#1
What would be the optimal order of recording all of these instruments, granted not all are always playing in the songs at the same time? (I will be recording all of these) I would assume it would be best to do all parts that use the same instrument of each song before changing for consistency in tone. I have already tracked the drums.

1) Rhythm Distorted guitar (double tracked)
2) Lead Distorted guitar
3) Clean lead guitar
4) Acoustic guitar
5) Bass
6) Keys/Piano (lead/chords)
7) Atmospheric keys/guitar

I would assume 1, 4, 5, 6, 7, 3, 2, but let me know what you guys think. Also, any comments on when to pan/EQ would be appreciated. I have read it's best to pan after recording each instrument and EQ everything at the end. Thanks
#2
typically you would go from lowest frequency to highest, so start with bass. but it doesnt really matter that much
#3
I like to record my bass first because it helps to keep everything on time. The bass usually follows the drums and the drums usually lead the beat. Looking at your list I'd say next thing should be either 4, 6, or 7 depending on how much of the rhythm they do.
#4
There are really no rules here. Ideally, you would track everything at once, but seeing as you're playing it all yourself, it really depends on you and the parts your playing. For instance, it wouldnt make sense to record the piano part first if it only plays in the first and last parts of the song. If the all play through the entire thing, just play the one thats easiest to lock into a click track.

As for panning/EQing (compression? Reverb? Delay? ... ) there are no rules there either. The song you're recording might call for some panning or slight EQing early in the process, but nothing is set in stone. You can always go back and change it. I personally keep things simple when I'm recording and just pan Drums as you would see them (Over heads to the left and right, each drum a little off-centre depending on its position), Piano in a stereo spread, Bass middle guitars left and right, vox centre. But once it gets more (or less) complicated than that those conventions need tweaking.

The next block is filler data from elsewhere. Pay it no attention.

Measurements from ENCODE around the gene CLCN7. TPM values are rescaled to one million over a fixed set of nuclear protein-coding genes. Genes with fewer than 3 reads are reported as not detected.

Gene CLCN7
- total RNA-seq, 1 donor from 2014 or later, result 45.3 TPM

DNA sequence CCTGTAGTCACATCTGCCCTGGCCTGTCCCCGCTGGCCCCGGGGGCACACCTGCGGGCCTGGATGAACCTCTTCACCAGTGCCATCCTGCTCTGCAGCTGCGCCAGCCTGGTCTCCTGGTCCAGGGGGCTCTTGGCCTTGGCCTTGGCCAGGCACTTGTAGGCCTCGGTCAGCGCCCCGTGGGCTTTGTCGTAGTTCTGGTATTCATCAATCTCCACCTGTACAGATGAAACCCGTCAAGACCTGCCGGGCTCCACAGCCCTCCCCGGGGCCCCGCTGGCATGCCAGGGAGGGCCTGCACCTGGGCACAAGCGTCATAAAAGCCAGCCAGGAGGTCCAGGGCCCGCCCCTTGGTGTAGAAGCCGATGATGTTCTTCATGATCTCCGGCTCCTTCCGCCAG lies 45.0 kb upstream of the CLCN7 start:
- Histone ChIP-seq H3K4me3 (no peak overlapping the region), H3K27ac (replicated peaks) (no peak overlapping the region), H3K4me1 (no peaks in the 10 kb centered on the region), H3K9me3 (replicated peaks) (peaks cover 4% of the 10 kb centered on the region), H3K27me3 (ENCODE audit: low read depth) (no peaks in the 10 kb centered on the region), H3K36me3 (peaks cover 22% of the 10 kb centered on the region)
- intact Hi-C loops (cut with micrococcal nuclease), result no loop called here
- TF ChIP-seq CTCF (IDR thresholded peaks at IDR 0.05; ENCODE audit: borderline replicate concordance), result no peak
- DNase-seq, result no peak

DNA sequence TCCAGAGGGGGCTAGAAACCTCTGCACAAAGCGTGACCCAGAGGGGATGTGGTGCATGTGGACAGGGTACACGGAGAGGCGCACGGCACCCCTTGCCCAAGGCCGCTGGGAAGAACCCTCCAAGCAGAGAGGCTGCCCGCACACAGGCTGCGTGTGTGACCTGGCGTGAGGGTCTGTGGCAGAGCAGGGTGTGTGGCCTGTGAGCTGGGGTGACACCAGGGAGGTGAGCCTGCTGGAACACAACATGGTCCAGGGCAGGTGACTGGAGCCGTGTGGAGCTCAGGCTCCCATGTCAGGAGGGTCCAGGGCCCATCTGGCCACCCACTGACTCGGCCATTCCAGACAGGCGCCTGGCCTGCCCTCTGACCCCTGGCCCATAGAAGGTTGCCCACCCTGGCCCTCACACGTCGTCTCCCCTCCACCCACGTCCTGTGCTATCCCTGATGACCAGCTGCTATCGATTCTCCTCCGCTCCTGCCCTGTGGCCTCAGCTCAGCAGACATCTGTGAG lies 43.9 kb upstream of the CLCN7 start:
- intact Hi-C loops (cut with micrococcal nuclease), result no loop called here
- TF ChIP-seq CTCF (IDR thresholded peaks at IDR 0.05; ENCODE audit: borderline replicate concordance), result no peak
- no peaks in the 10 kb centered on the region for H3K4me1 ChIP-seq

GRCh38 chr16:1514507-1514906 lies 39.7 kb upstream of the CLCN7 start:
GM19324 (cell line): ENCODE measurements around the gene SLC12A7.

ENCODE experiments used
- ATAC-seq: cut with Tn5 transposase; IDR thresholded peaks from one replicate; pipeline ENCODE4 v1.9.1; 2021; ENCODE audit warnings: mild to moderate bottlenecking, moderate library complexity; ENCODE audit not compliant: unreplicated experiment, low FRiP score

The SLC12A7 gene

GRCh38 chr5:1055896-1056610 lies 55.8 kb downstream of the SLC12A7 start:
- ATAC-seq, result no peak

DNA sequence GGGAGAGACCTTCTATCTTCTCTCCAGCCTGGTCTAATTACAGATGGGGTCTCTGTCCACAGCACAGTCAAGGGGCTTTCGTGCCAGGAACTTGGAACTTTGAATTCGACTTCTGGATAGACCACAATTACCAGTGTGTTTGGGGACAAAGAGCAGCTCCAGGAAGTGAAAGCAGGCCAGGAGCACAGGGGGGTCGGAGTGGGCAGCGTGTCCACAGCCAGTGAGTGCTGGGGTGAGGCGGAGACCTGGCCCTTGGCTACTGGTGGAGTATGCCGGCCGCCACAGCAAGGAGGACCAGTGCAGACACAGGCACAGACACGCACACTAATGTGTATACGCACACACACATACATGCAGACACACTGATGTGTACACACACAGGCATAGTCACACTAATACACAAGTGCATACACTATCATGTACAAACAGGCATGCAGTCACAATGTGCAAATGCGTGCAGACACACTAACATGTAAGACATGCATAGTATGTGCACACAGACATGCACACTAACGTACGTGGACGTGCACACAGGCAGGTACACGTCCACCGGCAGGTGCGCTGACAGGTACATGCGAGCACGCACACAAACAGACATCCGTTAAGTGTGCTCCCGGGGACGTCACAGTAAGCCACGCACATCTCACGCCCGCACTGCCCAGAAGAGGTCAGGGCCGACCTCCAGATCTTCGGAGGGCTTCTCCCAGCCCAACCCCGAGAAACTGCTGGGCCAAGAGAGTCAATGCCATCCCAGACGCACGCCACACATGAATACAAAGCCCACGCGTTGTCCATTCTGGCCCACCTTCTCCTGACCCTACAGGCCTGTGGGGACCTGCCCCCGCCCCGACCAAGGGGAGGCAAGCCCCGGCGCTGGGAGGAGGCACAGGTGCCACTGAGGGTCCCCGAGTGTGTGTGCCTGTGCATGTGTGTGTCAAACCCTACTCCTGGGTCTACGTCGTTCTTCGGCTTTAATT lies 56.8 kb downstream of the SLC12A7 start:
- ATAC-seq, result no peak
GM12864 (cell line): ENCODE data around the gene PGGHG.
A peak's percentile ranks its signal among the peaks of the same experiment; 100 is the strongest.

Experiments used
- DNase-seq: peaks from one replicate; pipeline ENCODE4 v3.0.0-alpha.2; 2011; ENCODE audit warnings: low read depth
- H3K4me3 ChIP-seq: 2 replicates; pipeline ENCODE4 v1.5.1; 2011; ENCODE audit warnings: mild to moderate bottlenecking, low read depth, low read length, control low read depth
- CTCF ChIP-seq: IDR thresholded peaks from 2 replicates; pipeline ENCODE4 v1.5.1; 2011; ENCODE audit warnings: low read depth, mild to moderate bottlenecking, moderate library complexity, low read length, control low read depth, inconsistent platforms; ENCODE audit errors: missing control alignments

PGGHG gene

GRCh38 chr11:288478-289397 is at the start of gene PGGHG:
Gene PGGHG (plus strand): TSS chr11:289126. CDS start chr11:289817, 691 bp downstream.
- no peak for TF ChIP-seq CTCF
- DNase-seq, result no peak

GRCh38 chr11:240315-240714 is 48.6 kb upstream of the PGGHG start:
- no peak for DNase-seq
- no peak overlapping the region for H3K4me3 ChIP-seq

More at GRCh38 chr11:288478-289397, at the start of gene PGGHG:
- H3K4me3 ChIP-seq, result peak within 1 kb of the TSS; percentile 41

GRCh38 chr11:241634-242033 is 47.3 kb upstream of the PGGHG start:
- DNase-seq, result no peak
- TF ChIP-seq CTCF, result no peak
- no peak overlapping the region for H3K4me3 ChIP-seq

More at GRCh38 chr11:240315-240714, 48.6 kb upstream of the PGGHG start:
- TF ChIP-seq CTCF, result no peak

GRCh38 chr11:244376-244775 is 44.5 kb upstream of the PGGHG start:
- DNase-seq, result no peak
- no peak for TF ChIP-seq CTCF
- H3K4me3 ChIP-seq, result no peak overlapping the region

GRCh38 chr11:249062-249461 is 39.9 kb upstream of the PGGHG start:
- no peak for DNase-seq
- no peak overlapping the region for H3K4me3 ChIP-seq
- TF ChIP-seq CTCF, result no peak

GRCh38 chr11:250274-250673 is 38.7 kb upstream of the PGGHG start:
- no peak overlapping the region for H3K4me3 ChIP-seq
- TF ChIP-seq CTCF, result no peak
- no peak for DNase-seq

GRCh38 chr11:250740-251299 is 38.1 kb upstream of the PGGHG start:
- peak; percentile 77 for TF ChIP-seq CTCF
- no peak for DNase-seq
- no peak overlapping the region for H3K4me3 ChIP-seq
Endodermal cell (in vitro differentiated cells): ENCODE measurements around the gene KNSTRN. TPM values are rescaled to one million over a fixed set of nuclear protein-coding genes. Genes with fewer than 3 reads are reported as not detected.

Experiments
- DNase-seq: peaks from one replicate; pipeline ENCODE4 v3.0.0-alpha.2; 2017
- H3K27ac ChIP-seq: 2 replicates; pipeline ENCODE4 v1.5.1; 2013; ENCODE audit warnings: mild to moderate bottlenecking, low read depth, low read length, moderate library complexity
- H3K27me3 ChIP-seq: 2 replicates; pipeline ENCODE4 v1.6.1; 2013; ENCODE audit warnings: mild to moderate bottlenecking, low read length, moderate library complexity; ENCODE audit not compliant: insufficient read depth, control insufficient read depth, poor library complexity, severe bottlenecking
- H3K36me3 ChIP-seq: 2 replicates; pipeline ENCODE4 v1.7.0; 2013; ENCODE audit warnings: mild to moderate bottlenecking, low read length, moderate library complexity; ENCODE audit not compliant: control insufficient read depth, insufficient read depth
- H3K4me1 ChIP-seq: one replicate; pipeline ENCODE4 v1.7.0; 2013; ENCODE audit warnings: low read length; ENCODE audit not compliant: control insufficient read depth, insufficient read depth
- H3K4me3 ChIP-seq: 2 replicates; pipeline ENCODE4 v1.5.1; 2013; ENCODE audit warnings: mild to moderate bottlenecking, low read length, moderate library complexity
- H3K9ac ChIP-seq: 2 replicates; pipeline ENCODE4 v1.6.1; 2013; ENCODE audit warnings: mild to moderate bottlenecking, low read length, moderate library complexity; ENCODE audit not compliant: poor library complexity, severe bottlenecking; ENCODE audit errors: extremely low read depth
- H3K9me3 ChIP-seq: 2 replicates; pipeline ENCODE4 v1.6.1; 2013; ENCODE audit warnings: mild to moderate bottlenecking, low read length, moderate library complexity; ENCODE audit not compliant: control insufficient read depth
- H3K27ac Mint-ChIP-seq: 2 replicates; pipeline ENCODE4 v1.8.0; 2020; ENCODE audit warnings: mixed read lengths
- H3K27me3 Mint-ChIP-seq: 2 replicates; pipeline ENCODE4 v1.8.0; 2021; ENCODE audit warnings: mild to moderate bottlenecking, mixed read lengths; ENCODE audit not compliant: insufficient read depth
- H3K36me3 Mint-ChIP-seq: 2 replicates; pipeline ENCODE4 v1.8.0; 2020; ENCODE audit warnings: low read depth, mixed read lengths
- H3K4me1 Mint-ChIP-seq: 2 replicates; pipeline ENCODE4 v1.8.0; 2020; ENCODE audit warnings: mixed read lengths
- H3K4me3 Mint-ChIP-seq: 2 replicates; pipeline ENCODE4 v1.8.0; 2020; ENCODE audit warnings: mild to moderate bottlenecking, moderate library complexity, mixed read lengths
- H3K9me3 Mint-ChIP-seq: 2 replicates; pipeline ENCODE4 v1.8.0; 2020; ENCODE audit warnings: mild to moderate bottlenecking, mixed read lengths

Experiment with your methods. You might start panning stuff and find after you've finished the recording that that guitar doesnt fit there. Keep your mind open to change.
#5
Quote by guy_tebache
Ideally, you would track everything at once, ...

Why? Tracking everything at once makes sense for some songs and some genres, but not everything. And i wouldnt call it the ideal method for most things.


as for recording order, you have to do what makes the most sense for the song. i dont have any idea what each of those 7 tracks is going to be doing at any one point, so its hard to say what makes sense to do. it usually makes sense to lay down rhythm tracks first. so drums, bass, backing guitar, piano chords and similar. then comes leads, then overdubs and atmospheric stuff. vocals for me go before or after the leads, depending on the song.

i usually start at the beinning as well. so if the first verse is clean, i record clean rhythm first, and then work my way through the sections of the song that use that clean tone, skipping ones that dont. then hit your next tone for that instrument/track, and record all those parts. thats what works well for me.

but the general idea is to lay a foundation that the rest of the instruments can follow and work with instead of trying to play along to something that isnt enough.
#6
Quote by jof1029
Why? Tracking everything at once makes sense for some songs and some genres, but not everything. And i wouldnt call it the ideal method for most things.


^ that.

It really doesn't matter the order. Shit, sometimes I have bands record guitars and pianos before the drums so the drummer has a better idea of the feel of the song. Whatever works.
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